Wednesday, September 23, 2009

CWL Queries Robert Hick's About Novelists Who Get It Right, Historians Who Get It Wrong, and Whether John Bell Hood Was A Laudanum Addict

Live Interview with Robert Hicks, author of A Separate Country and Widow of the South

Shared via AddThis

CWL spends 20 minutes with Thomas Hicks during an hour long interview on Hanchette Book Talk Radio.

Faulkner states that "The past is not dead; it is not even passed."

Jill Lepore states "Historians and novelists are kin . . .but they're more like brothers who throw food at each other than like sisters who borrow each other's clothes,"

Hicks states that historians have for a long time promoted a lie regarding John Bell Hoods' military decisions and the possibility of an addiction to laudanum. CWL asks if historians have been dismissive of his portrait of an unaddicted Hood. As a point of reference, Russell Bonds' recent work on the Battles of Atlanta War Like a Thunderbolt is close to Hicks' depiction of a general like Lee but without the popular stature.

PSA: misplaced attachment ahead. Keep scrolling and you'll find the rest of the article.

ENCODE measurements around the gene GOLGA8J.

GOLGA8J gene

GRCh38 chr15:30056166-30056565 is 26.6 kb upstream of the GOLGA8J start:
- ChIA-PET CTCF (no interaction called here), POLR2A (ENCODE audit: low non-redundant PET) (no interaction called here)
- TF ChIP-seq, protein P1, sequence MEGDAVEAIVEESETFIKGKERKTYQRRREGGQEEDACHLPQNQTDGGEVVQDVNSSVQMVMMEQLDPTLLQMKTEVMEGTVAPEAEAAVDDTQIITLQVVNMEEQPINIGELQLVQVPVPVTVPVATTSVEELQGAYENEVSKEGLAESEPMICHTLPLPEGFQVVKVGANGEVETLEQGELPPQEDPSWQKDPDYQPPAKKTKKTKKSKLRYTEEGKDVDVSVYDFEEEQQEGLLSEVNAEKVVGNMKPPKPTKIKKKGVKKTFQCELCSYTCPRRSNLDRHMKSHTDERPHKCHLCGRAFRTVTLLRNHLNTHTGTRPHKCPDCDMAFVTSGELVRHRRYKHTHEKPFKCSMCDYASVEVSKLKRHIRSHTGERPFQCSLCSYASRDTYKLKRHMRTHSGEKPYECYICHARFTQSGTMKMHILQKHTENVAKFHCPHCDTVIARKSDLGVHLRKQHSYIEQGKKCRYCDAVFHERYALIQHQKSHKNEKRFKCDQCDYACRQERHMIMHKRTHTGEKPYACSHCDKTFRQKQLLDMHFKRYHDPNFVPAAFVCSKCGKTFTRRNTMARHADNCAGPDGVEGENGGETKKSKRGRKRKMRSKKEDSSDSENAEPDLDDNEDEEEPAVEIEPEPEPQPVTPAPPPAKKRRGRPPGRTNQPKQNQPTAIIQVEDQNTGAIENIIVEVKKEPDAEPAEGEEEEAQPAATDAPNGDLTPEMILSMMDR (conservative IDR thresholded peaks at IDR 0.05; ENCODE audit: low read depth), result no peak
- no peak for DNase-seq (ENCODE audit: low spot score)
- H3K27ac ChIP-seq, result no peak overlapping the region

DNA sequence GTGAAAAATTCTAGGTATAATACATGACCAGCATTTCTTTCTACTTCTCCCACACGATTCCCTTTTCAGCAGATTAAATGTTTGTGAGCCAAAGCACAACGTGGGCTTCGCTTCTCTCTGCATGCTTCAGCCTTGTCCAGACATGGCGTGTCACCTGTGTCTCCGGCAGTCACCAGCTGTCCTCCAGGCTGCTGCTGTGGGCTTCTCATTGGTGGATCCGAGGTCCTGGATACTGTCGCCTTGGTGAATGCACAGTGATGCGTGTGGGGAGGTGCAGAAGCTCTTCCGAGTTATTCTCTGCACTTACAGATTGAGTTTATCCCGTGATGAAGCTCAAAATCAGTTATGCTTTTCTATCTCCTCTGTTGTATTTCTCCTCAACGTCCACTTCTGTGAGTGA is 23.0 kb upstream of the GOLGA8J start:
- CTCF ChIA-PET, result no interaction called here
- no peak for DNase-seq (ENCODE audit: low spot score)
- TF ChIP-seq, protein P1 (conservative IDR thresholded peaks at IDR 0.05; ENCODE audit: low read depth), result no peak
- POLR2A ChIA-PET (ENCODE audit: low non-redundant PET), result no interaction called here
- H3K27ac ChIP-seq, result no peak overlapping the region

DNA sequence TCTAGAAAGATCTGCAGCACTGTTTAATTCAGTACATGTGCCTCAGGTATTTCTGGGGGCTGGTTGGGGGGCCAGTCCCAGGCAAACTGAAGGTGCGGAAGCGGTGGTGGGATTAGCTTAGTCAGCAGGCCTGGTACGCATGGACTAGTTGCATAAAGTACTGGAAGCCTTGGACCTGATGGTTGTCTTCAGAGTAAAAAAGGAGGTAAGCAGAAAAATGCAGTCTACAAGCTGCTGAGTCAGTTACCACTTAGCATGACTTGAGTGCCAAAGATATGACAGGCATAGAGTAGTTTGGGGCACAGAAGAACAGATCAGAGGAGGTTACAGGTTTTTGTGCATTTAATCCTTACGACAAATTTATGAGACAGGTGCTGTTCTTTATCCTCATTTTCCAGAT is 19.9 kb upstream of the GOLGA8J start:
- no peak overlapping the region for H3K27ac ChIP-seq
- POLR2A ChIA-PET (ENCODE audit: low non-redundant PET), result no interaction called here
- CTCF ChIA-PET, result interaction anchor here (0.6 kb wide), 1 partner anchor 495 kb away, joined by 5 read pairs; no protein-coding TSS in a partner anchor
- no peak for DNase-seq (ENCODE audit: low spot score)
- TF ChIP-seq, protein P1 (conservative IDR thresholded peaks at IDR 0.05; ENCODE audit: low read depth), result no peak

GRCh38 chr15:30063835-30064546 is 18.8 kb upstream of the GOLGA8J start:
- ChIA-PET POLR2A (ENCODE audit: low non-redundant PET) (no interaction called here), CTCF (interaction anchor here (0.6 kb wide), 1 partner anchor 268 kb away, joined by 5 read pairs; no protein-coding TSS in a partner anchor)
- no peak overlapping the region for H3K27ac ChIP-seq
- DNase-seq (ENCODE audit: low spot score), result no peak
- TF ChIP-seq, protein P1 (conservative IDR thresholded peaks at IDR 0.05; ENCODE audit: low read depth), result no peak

Hicks recounts the efforts of Civil War veterans to establish a national military park at Franklin which was perceived as having the same impact as Gettysburg. The mayor of Franklin at the turn of the century dissuaded the U.S. War Department in considering Franklin as a site. Indeed, the one battle monument on the site of Franklin was torn down in 1901 because it was part of the Old South and was backward looking.

Hicks is reading Russell Bonds' War Like a Thunderbolt and is deeply appreciative of the work. He cites Shelby Foote's remark that history is story "not counting generals sitting on the tip of needle." Bonds history is driven by the story and has all the atributes of scholarly work.

1 comment:

Jim Schmidt said...

Rea - Couldn't agree more on the assessment of Bond's "Thunderbolt." I just finished it last night and his writing on Hood takes others to taks for portraying the general as little more than a hard-charging simpleton. He bases this in no small part on an analysis of Hood's orders and official correspondence. The quote in your post about novelists/historians acting like "brothers" rather than "sisters" is great. Keep up the good work!

Jim Schmidt